Could you deal with the financial impact of cancer or a stroke?
When someone falls seriously ill through a stroke or cancer, it’s the immediate health effects that are understandably at the forefront of your mind. But the financial impact can be severely damaging too.
Lost income is just the start of it – increased living costs and the impact on carers further compound the financial pressure.
According to a new report from the Stroke Association, a quarter of strokes occur in people of working age and there are over 300,000 people under 60 living with the effects of stroke in the UK. And yet, very few people of working age are financially prepared.
Key findings from the survey include:
- 65% of those aged between 25-59 reported an increase in household bills and expenses. The same percentage reported a fall in their income.
- 69% of people whose income went down said the main reason was that they were now unable to work.
- More than a third cut back on food, while 80% are worried about their financial future.
- Almost 60% of carers reported that caring for their loved one had affected their own employment.
According to the Stroke Association, stroke is the leading cause of severe adult disability and can leave people with impairments, like extreme tiredness and cognitive difficulties affecting memory and attention. Together these can make work extremely difficult, if not impossible.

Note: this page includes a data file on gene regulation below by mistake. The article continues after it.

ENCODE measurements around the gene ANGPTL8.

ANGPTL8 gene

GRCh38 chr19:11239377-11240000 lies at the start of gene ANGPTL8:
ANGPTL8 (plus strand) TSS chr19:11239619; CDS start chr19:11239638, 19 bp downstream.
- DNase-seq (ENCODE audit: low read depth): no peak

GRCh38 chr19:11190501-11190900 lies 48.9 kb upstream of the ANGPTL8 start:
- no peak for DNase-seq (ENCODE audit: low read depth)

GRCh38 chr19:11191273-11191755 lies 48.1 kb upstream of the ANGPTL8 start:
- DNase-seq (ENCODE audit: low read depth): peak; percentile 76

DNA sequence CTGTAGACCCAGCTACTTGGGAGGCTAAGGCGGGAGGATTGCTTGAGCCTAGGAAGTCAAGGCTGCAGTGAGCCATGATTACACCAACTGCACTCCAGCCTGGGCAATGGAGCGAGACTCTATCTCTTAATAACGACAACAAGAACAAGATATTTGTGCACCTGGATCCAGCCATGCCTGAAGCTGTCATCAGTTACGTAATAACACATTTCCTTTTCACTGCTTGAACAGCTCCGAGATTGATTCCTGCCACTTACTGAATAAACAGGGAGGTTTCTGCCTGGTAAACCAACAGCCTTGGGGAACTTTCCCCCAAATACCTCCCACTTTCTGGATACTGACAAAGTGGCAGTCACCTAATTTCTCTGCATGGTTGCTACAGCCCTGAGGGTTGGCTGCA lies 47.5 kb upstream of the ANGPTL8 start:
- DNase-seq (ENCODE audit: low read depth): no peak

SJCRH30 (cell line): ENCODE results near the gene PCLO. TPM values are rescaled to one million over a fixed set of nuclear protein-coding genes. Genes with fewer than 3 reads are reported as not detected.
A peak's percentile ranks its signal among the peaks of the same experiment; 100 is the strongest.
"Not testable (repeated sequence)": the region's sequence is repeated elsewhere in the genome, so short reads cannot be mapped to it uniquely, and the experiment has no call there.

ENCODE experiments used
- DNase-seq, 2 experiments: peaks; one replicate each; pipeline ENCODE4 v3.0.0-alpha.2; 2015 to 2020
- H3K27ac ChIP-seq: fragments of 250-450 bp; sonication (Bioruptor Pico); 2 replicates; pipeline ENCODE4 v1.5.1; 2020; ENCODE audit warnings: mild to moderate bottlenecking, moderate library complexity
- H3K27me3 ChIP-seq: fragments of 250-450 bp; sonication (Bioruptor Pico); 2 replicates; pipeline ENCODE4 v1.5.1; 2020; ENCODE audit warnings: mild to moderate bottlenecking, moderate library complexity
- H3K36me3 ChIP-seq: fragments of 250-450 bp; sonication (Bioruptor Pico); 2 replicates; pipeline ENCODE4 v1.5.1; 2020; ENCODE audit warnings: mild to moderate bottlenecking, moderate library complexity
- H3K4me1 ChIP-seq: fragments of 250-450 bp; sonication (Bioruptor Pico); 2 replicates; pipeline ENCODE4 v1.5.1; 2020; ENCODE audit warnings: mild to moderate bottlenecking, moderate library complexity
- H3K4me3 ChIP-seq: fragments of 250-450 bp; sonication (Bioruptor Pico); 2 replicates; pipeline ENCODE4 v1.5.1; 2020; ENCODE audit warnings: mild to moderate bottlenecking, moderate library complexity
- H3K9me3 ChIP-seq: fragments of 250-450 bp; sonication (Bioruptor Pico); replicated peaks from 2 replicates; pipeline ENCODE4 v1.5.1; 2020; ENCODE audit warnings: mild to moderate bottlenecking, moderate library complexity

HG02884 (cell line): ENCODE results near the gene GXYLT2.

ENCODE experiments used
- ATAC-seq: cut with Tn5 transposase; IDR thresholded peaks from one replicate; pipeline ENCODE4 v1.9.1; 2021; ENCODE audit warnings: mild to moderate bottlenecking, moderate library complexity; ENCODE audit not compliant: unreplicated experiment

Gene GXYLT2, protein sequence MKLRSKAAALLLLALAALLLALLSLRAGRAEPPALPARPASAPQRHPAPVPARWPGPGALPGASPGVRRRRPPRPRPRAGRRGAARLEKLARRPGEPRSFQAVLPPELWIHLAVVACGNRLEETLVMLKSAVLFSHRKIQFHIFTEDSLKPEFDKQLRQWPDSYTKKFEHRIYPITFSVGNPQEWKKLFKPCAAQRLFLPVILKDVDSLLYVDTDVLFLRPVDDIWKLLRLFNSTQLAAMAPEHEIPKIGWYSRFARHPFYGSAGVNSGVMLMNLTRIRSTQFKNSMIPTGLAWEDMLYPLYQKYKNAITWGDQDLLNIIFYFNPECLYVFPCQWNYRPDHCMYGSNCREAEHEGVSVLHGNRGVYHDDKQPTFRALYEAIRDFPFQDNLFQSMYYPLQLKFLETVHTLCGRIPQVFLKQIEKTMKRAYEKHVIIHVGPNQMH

Is a rainy day fund enough?
So what’s the answer? We’re often advised to keep six months’ expenditure in a savings account as a rainy day fund. But not only is this unrealistic for many of us in the current climate, the financial repercussions of stroke and cancer are likely to far outlast your savings fund.
How about statutory sick pay and state benefits? Statutory sick pay is only paid for 28 weeks, while there’s been a restriction of state benefits in recent years, with Employment Support Allowance unavailable for many. In any case, state benefits are unlikely to cover all your family income, or even come close.
The Stroke Association is calling for government action, but there are also things you can do yourself. Budgets are tight at the moment, but it’s worth considering income protection, possibly in conjunction with critical illness cover. First of all though, if you’re in work, ask your employer what cover it offers if a staff member falls seriously ill. You may find you’re already insured.
We all hope the worst won’t happen, but it can be devastating when it does, not just on your health, but also on your family’s finances. It’s worth a frank discussion at least.
Have you had to deal with a serious illness? How did you manage financially and what advice would you give someone thinking about protecting their finances?
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